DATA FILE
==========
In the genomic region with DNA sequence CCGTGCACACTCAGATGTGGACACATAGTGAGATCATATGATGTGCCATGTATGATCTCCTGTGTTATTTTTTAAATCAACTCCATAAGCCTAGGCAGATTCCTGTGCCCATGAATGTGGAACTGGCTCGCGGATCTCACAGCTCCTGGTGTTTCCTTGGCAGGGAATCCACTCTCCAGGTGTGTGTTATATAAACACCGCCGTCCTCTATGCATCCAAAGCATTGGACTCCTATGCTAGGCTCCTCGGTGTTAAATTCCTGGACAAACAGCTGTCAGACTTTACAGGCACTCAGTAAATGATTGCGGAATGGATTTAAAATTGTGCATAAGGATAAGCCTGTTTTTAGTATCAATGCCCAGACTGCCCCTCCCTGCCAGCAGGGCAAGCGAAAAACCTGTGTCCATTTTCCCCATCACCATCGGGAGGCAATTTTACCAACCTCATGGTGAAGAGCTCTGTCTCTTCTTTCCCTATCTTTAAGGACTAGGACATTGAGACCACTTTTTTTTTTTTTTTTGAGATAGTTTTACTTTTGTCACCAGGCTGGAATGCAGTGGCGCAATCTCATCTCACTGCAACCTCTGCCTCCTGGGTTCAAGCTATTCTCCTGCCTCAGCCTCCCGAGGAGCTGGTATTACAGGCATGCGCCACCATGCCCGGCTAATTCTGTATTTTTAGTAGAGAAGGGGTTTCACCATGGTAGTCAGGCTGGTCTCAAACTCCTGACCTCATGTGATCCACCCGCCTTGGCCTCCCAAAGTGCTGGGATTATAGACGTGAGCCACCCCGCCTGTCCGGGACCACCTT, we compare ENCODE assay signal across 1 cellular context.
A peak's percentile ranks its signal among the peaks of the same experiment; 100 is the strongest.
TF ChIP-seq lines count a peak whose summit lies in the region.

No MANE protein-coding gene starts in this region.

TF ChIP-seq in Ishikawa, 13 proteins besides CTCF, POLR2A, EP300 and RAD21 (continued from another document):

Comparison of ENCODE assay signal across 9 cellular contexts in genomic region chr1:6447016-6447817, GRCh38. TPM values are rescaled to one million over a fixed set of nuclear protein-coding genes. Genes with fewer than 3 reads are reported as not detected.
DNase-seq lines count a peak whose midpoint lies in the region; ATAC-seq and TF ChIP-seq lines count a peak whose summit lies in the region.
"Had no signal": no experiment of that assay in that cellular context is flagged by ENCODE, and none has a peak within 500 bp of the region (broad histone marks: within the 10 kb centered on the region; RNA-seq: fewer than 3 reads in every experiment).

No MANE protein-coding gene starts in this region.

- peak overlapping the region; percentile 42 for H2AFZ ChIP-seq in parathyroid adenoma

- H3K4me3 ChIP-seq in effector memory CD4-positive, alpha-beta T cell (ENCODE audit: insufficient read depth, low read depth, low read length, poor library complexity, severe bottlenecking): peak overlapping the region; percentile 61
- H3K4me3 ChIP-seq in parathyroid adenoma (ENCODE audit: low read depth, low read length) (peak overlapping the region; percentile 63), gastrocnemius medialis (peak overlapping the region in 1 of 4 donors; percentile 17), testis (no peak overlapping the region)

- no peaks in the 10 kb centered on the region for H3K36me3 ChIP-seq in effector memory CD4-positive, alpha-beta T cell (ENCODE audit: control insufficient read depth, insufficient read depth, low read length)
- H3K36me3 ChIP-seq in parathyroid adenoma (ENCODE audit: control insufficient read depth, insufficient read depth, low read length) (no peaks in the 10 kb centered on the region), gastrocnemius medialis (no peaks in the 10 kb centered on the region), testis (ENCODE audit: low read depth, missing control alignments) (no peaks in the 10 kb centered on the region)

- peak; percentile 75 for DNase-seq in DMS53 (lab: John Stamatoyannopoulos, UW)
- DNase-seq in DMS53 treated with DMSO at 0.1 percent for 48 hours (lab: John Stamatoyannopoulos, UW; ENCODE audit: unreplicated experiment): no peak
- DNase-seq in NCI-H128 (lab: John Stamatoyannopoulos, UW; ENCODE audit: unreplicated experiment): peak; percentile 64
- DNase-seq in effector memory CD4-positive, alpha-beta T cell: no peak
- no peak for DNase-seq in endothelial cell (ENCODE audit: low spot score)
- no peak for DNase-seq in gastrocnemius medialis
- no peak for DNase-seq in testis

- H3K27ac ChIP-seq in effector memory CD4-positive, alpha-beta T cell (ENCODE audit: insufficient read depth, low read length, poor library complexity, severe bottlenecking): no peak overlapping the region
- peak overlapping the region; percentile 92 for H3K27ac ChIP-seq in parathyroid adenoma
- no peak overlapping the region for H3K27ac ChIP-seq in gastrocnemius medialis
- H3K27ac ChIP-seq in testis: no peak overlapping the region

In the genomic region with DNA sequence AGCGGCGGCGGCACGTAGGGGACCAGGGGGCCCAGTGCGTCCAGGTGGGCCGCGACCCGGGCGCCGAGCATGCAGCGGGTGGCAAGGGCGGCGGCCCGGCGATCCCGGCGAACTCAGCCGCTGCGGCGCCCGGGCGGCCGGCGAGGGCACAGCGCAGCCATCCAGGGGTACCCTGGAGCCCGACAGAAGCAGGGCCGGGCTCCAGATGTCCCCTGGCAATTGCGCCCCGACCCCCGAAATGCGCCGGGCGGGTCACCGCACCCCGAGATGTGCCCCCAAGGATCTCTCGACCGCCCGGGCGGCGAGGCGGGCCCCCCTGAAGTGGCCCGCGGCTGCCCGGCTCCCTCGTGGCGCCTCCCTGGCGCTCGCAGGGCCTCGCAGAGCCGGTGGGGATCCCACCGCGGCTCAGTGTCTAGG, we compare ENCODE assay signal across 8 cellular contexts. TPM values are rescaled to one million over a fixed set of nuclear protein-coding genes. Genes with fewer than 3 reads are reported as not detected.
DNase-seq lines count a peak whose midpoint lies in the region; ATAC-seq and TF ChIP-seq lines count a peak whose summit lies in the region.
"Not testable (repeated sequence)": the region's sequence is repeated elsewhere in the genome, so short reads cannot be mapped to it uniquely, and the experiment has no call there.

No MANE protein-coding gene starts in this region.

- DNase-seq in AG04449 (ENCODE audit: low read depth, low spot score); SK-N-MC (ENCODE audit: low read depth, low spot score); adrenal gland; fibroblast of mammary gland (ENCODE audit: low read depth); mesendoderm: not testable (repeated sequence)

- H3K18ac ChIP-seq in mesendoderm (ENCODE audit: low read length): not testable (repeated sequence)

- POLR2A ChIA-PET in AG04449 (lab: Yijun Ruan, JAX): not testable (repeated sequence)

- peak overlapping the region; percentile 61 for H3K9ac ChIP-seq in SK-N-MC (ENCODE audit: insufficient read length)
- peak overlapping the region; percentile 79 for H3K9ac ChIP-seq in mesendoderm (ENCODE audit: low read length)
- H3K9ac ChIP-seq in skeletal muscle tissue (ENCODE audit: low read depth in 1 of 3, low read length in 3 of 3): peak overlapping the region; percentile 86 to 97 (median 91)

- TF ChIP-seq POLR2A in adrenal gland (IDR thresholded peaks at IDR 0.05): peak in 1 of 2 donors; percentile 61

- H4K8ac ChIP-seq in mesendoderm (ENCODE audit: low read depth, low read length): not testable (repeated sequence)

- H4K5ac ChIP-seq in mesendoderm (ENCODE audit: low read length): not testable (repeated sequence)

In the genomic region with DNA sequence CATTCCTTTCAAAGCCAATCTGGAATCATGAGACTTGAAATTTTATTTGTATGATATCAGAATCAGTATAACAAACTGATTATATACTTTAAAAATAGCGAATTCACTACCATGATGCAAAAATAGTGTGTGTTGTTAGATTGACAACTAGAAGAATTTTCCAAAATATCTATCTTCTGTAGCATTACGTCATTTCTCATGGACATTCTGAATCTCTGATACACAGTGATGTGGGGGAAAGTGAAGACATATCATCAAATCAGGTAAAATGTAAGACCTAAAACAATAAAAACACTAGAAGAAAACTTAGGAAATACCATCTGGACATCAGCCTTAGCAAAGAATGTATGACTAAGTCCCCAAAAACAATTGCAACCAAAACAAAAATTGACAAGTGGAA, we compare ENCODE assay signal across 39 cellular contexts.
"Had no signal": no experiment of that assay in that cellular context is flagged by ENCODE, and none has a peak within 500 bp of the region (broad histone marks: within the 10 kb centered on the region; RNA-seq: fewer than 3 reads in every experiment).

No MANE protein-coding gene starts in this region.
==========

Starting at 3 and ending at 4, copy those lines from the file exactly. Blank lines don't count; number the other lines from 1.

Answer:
TF ChIP-seq lines count a peak whose summit lies in the region.

No MANE protein-coding gene starts in this region.